PEOPLE v. JENNINGS et al.
i. September 4, 1952, an information was filed by the District Attorney of Los Angeles County, charging defendant and his co-defendant, Porter Edward Jennings, with seven counts of grand theft, and one count of criminal conspiracy to cheat and defraud by false pretenses and to commit grand theft.
ii. September 15, 1952, defendant pleaded not guilty in propria persona.
iii. November 12, 1952, Mr. Grant Cooper, an attorney at law, was substituted as counsel for both defendants.
iv. November 12, 1952, an amended information was filed charging defendants in count one with issuing a check without sufficient funds, and with seven counts of grand theft and one count of criminal conspiracy. Thereupon defendants were duly arraigned and each entered a plea of guilty as charged in count one and not guilty as to the other counts.
v. January 19, 1953, Mr. Max B. Sisenwein was substituted as counsel for defendant in place of Mr. Cooper. Defendant moved to withdraw his plea of guilty as to count one and enter a plea of not guilty. This motion was denied, and defendant was placed on probation for five years on condition he serve six months of his probationary period in the county jail, and that he make restitution to persons who suffered losses. On motion of the Deputy District Attorney the other counts of the amended information were dismissed.
vi. January 26, 1953, an order was issued to show cause why defendant should not be permitted to withdraw his plea of guilty and substitute a plea of not guilty. Affidavits were submitted, the matter was heard and argued, and defendant's motion denied. He was then remanded to the custody of the county sheriff.
vii. February 10, 1953, defendant appealed from the order denying his motion to withdraw his plea of guilty and substitute a plea of not guilty.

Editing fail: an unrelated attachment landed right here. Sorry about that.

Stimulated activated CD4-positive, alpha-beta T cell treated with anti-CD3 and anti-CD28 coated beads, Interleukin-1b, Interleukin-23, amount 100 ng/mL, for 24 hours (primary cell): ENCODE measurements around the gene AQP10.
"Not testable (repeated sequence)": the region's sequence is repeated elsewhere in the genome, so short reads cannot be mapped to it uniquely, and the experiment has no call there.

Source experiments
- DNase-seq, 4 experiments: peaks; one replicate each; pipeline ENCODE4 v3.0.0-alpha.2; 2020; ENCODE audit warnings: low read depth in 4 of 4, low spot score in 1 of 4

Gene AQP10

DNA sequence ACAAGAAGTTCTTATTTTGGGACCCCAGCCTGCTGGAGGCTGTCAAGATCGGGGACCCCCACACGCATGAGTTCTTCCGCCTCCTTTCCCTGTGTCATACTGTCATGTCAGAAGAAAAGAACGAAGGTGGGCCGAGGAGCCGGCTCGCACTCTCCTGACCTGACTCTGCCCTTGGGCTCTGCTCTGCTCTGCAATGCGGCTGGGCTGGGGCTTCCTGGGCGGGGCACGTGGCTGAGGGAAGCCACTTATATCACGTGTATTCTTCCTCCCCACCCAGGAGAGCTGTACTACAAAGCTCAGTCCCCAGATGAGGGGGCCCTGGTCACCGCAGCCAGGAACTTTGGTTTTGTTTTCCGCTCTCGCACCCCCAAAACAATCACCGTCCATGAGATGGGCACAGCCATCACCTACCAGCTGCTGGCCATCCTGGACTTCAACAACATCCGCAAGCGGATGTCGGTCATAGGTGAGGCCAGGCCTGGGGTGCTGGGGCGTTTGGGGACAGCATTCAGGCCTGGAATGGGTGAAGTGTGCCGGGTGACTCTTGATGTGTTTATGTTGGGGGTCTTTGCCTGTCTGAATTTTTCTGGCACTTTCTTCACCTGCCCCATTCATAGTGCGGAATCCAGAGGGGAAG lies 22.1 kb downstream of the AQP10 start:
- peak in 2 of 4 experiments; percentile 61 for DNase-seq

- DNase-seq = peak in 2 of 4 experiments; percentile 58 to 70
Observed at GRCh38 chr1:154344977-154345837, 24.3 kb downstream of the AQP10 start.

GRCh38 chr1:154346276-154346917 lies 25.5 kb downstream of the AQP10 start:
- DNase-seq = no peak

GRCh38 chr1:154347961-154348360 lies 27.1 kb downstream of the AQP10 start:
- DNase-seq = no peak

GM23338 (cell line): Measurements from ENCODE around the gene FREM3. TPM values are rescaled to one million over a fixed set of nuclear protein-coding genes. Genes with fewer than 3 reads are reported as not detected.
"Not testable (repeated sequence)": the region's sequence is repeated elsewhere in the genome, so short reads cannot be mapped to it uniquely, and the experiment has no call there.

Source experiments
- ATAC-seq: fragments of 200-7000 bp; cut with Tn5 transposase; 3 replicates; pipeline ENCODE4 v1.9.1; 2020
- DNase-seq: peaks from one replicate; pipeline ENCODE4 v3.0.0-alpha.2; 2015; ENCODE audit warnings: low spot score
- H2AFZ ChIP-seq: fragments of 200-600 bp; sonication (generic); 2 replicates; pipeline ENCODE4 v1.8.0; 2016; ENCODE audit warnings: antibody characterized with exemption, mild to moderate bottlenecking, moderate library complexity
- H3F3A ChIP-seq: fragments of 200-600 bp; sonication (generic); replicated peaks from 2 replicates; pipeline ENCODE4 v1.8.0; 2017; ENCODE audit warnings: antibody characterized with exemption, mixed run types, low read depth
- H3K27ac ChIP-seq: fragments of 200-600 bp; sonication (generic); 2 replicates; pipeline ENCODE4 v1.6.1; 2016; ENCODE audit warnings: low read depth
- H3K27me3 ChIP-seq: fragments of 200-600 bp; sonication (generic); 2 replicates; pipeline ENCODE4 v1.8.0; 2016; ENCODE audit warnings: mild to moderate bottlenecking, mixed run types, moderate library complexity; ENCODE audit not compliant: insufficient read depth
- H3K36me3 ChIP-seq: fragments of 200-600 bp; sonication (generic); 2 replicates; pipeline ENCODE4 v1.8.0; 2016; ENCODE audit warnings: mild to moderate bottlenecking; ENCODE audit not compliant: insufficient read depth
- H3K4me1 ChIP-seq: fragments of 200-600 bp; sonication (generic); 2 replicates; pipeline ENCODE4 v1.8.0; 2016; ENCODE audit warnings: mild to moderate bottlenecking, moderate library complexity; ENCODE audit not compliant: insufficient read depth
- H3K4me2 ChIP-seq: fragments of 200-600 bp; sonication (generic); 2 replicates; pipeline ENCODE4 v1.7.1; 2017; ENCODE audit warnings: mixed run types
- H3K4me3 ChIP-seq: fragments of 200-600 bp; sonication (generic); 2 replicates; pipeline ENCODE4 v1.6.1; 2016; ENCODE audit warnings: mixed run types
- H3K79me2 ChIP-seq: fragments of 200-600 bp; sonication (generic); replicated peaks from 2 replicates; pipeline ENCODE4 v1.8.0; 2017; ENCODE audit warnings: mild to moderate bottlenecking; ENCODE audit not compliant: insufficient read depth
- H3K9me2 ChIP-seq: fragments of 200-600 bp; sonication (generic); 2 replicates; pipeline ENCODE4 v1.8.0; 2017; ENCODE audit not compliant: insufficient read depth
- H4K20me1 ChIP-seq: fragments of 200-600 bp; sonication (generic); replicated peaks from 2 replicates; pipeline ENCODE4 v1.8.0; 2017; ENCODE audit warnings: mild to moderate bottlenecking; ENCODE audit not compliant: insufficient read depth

Defendant predicates his appeal upon the ground that he was not properly represented by counsel since Mr. Cooper, who advised him, also represented his co-defendant; that the two defendants' interest were conflicting and therefore he should have been represented by independent counsel.
This proposition is devoid of merit because the law is established that a motion to vacate a judgment and for permission to withdraw a plea of not guilty is in the nature of a petition for a writ of error coram nobis. (People v. Adams, 100 Cal.App.2d 841, 842, 224 P.2d 873; People v. James, 99 Cal.App.2d 476, 479, 222 P.2d 117).
It is likewise settled that the question of whether a defendant's constitutional rights have been violated and his plea of guilty vitiated by a lack of effective aid of counsel at the trial cannot be determined by proceedings in the nature of a petition for a writ of error coram nobis. (People v. James, supra, 99 Cal.App.2d at page 479, 222 P.2d 117).
In the instant case it is apparent that defendant's petition was in the nature of a writ of error coram nobis, and that the question of effective aid of counsel was outside the scope of such proceeding and the trial court did not err in denying defendant's application.
MOORE, P. J., and FOX, J., concur.